I’d probably have to call this one an example of hardcore arthouse erotica. You might call it a stick film with subtitles. Whatever we call it, it’s a challenging film with an awful lot of sex. An awful lot. The frequency of the sex gives rise to serious questions about abrasion and probably exhaustion. Sex sex sex sex sex, lashings of it. Phwoooar.
Now that the obligatory sleazy response is done with, I can get on with a more measured review. And this film does deserve a measured review, as it’s a good film dealing with a troubling subject. Abe Sada’s obsession with her lover Kichi, their month-long bonkfest, and the ultimate fate of the relationship, have been the subject of at least two cinematic treatments beside this one: The Abe Sada Story (1975) and Sada (1996). The story itself, dating from 1936, is well-known in Japan, combining as it does the topics of sex and death.
This film, unlike the others, does not attempt to treat Sada’s sad history, something that may have contributed to her rather odd behaviour. Far from pretending to be a documentary, this view considers only the snippet of life between Sada’s first meeting with her lover, and the end of their relationship, which was after all only a short interlude in Sada’s apparently long life. But this short snippet is full of action.
And director Oshima uses this action to try to lure us into the heady sensual world inhabited by the lovers. He does so with some of the most explicit sexual scenes I’ve seen in quite a while: they overshadow corresponding scenes in Romance, the recent controversial French film. For something that was made in 1976 in Japan, and released in some mainstream cinemas, that’s quite astonishing. Oshima tricked his way around the Japanese censorship board, however, by using the French co-production status to ship the salacious scenes to France for “production”.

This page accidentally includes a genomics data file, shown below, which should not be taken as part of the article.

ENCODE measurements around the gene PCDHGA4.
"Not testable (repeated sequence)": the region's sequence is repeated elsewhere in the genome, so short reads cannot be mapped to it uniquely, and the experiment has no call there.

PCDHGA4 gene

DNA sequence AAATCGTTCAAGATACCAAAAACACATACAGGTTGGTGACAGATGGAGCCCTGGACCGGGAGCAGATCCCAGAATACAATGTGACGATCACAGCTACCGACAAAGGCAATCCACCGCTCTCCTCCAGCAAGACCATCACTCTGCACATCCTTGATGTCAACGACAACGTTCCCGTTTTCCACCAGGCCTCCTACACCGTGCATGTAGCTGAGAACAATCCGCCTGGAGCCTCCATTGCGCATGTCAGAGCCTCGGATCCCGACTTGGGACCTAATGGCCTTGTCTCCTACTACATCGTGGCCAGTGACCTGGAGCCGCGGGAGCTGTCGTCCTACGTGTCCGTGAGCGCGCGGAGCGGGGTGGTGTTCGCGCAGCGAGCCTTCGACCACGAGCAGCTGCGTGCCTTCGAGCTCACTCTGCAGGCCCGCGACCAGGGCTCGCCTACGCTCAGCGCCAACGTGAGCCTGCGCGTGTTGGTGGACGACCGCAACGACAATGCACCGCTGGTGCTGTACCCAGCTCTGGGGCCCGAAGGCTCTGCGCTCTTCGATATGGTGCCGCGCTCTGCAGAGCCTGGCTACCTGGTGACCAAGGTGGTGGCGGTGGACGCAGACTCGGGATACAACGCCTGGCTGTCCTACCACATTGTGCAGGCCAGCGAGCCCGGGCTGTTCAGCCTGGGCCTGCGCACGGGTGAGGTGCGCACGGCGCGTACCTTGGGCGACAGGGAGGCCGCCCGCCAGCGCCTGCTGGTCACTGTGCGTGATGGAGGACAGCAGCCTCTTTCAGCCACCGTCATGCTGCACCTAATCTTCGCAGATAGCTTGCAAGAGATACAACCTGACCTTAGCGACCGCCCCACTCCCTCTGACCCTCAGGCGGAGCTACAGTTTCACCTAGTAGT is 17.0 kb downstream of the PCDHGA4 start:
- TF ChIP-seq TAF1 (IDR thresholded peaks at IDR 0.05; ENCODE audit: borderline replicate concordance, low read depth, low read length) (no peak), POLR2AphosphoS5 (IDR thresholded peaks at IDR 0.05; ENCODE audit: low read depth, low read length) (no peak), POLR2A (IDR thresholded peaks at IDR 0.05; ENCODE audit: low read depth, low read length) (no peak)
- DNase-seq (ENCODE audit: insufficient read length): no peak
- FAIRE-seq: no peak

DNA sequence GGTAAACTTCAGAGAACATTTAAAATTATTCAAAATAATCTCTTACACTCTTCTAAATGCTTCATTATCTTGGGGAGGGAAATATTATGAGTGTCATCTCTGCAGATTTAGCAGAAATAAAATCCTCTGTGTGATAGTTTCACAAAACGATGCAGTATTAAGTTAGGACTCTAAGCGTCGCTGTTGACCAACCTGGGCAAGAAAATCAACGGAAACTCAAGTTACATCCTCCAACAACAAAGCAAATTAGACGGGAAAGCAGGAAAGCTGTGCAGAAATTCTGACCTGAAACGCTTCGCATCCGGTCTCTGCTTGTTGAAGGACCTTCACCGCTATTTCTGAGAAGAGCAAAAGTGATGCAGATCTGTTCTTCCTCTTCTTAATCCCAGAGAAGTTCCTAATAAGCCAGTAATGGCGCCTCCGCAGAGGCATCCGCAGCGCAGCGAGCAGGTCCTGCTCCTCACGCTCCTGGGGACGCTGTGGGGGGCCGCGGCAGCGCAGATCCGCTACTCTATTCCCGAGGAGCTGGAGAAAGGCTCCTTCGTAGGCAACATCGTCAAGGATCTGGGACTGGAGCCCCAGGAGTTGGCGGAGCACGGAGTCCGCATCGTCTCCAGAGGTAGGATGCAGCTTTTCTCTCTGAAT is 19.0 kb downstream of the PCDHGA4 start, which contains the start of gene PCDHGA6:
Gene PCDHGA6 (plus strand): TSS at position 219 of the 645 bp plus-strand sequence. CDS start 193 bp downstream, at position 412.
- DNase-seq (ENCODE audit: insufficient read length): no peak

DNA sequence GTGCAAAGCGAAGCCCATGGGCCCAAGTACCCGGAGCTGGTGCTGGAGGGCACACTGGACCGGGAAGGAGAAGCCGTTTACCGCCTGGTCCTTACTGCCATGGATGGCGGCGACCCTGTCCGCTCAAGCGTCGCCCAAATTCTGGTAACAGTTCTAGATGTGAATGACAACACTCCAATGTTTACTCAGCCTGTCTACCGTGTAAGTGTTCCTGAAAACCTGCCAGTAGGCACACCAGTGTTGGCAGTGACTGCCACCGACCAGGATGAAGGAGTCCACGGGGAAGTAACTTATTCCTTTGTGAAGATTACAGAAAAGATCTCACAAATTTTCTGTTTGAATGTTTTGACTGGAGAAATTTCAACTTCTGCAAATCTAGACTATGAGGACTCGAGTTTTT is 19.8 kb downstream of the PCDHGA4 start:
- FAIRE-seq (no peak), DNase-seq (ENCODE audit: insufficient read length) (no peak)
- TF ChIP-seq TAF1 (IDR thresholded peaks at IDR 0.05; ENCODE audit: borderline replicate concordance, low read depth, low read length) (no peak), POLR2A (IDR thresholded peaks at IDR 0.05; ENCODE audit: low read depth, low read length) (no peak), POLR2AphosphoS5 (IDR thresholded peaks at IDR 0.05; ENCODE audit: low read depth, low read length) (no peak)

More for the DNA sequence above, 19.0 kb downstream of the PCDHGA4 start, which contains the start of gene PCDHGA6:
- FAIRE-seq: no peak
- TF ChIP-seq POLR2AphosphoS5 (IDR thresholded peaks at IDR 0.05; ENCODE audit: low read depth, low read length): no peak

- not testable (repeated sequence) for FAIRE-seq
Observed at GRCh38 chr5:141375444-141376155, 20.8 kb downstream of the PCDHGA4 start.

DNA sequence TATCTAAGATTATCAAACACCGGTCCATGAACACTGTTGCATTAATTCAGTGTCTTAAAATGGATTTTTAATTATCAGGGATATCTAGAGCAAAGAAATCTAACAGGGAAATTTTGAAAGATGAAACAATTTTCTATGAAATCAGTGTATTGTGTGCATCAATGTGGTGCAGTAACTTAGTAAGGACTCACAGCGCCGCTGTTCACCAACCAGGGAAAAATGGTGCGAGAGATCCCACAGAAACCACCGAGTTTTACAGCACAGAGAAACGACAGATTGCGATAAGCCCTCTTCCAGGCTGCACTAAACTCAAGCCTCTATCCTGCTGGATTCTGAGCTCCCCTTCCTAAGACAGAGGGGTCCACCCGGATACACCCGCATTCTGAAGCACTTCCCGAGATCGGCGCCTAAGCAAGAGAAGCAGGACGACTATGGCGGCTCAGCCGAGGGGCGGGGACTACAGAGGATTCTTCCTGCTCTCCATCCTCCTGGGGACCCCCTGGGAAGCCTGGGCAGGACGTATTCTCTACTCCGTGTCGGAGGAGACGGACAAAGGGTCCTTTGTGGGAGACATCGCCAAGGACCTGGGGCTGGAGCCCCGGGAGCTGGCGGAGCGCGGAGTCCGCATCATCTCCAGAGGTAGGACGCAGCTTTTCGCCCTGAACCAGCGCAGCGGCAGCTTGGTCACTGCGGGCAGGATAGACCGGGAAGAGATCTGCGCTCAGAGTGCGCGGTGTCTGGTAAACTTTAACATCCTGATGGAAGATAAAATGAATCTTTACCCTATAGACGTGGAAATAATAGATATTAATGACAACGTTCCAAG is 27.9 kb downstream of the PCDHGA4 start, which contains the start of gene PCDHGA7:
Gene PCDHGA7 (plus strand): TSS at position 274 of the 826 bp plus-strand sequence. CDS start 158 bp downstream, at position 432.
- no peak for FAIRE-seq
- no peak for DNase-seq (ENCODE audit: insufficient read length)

Oshima succeeds to a certain extent: he manages to evoke some sense of the insular, desire-driven, obsessive world of the lovers. But this sense is continually being broken by the disjointed nature of the narrative. We see scenes without any connecting tissue, and have to spend time inferring from the current scene the missing events. Disconcerting. Not to mention the frequent and enthusiastic sex, which tends to distract from the main story.
The setting of the mood is probably most successful in one scene where the pensive Sada turns away a maid offering to clean the room. When told that it smells (and one can just imagine), Sada replies that “We like it”. And she is disconsolate when she returns to find that the room has been cleaned in her absence, and their carefully cultivated smell is gone. Alas, the transitory nature of love. Or something like that.
I can’t say I loved it, but I can’t say I hated it. A complex film that produces a complex response, is perhaps how I’d describe it.
Or perhaps as a raving Japanese bonkfest.